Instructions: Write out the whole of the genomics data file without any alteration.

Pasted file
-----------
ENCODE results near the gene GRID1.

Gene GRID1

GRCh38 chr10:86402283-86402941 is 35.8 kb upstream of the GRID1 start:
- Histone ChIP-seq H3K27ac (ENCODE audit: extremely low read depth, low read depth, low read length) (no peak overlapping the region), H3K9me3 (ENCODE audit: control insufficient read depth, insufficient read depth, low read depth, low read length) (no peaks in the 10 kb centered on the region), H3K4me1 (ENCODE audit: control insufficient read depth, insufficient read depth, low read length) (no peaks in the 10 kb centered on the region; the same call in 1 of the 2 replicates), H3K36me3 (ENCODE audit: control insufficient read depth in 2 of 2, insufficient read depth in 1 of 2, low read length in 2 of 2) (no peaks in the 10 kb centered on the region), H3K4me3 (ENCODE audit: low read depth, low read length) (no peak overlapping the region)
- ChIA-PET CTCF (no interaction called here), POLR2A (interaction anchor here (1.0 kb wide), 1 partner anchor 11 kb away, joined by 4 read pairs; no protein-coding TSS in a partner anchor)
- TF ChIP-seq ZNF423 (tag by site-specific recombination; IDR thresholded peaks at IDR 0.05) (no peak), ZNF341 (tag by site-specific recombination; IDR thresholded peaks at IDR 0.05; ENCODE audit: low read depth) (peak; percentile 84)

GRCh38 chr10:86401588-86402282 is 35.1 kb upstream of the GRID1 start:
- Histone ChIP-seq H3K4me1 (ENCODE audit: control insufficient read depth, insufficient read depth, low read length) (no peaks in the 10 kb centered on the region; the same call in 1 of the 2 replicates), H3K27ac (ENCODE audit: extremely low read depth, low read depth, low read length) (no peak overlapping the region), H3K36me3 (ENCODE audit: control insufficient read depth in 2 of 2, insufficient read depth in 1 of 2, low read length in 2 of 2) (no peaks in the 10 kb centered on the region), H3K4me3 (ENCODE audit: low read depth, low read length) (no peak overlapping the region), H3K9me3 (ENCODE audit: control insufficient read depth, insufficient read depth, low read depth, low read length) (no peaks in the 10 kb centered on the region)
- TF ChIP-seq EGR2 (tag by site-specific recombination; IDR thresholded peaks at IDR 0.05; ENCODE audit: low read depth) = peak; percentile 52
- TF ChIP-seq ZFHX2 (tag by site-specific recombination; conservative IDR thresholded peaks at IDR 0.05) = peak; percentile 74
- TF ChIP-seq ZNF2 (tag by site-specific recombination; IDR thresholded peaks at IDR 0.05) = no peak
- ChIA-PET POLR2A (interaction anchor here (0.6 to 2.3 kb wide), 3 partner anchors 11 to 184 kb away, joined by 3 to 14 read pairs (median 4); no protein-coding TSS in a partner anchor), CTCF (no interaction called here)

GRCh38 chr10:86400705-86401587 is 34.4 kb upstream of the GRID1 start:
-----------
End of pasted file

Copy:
ENCODE results near the gene GRID1.

Gene GRID1

GRCh38 chr10:86402283-86402941 is 35.8 kb upstream of the GRID1 start:
- Histone ChIP-seq H3K27ac (ENCODE audit: extremely low read depth, low read depth, low read length) (no peak overlapping the region), H3K9me3 (ENCODE audit: control insufficient read depth, insufficient read depth, low read depth, low read length) (no peaks in the 10 kb centered on the region), H3K4me1 (ENCODE audit: control insufficient read depth, insufficient read depth, low read length) (no peaks in the 10 kb centered on the region; the same call in 1 of the 2 replicates), H3K36me3 (ENCODE audit: control insufficient read depth in 2 of 2, insufficient read depth in 1 of 2, low read length in 2 of 2) (no peaks in the 10 kb centered on the region), H3K4me3 (ENCODE audit: low read depth, low read length) (no peak overlapping the region)
- ChIA-PET CTCF (no interaction called here), POLR2A (interaction anchor here (1.0 kb wide), 1 partner anchor 11 kb away, joined by 4 read pairs; no protein-coding TSS in a partner anchor)
- TF ChIP-seq ZNF423 (tag by site-specific recombination; IDR thresholded peaks at IDR 0.05) (no peak), ZNF341 (tag by site-specific recombination; IDR thresholded peaks at IDR 0.05; ENCODE audit: low read depth) (peak; percentile 84)

GRCh38 chr10:86401588-86402282 is 35.1 kb upstream of the GRID1 start:
- Histone ChIP-seq H3K4me1 (ENCODE audit: control insufficient read depth, insufficient read depth, low read length) (no peaks in the 10 kb centered on the region; the same call in 1 of the 2 replicates), H3K27ac (ENCODE audit: extremely low read depth, low read depth, low read length) (no peak overlapping the region), H3K36me3 (ENCODE audit: control insufficient read depth in 2 of 2, insufficient read depth in 1 of 2, low read length in 2 of 2) (no peaks in the 10 kb centered on the region), H3K4me3 (ENCODE audit: low read depth, low read length) (no peak overlapping the region), H3K9me3 (ENCODE audit: control insufficient read depth, insufficient read depth, low read depth, low read length) (no peaks in the 10 kb centered on the region)
- TF ChIP-seq EGR2 (tag by site-specific recombination; IDR thresholded peaks at IDR 0.05; ENCODE audit: low read depth) = peak; percentile 52
- TF ChIP-seq ZFHX2 (tag by site-specific recombination; conservative IDR thresholded peaks at IDR 0.05) = peak; percentile 74
- TF ChIP-seq ZNF2 (tag by site-specific recombination; IDR thresholded peaks at IDR 0.05) = no peak
- ChIA-PET POLR2A (interaction anchor here (0.6 to 2.3 kb wide), 3 partner anchors 11 to 184 kb away, joined by 3 to 14 read pairs (median 4); no protein-coding TSS in a partner anchor), CTCF (no interaction called here)

GRCh38 chr10:86400705-86401587 is 34.4 kb upstream of the GRID1 start: